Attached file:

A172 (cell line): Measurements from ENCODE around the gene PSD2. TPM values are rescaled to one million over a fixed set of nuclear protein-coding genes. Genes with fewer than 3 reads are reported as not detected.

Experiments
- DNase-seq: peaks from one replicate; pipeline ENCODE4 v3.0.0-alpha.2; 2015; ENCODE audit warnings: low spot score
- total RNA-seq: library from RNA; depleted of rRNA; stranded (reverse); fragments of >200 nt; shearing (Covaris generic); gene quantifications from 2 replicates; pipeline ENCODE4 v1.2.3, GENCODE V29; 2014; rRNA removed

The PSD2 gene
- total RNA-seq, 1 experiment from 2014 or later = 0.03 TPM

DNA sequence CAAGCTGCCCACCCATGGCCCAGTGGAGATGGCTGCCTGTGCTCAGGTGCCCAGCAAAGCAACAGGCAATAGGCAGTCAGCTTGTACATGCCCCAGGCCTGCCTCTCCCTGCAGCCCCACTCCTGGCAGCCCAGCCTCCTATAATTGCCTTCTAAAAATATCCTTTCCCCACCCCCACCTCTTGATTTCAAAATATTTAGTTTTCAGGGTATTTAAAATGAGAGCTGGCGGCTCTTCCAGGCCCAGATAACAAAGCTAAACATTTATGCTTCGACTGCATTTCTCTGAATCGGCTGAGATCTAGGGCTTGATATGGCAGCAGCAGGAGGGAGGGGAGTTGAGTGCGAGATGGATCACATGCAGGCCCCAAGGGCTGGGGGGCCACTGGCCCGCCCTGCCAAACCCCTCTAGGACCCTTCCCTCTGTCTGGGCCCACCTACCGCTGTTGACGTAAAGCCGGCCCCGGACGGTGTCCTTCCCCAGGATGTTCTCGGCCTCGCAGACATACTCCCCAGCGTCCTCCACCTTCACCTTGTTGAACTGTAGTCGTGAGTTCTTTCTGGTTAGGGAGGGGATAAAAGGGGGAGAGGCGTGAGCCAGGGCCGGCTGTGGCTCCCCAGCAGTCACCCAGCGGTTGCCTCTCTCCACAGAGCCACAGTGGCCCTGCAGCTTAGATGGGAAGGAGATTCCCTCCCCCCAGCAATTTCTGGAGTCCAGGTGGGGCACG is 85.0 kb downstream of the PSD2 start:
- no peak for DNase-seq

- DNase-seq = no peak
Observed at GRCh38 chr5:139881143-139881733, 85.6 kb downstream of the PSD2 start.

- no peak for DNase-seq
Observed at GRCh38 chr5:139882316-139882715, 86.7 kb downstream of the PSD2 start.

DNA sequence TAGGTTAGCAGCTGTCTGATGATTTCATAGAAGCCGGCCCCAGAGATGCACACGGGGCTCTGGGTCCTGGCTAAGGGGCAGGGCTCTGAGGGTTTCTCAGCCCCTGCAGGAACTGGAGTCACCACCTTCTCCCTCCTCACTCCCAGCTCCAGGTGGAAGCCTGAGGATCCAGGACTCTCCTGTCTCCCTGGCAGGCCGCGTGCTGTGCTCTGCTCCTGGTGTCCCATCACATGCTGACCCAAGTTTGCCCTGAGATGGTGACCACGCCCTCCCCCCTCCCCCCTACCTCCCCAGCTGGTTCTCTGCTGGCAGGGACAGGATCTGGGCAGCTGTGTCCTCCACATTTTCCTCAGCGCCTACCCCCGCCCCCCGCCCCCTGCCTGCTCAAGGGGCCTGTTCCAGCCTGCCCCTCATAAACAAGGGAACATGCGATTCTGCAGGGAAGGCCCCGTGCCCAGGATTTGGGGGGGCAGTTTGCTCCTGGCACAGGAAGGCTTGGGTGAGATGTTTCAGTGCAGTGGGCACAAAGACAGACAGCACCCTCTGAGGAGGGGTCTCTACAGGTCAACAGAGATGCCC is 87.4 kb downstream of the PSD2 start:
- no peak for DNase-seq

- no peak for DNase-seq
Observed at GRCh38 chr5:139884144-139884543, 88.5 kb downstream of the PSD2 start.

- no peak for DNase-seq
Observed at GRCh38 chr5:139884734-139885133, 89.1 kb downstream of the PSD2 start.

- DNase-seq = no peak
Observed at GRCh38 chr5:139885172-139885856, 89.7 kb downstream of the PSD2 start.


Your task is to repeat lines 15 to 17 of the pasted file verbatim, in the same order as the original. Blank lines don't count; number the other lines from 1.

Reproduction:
- no peak for DNase-seq
Observed at GRCh38 chr5:139884144-139884543, 88.5 kb downstream of the PSD2 start.

- no peak for DNase-seq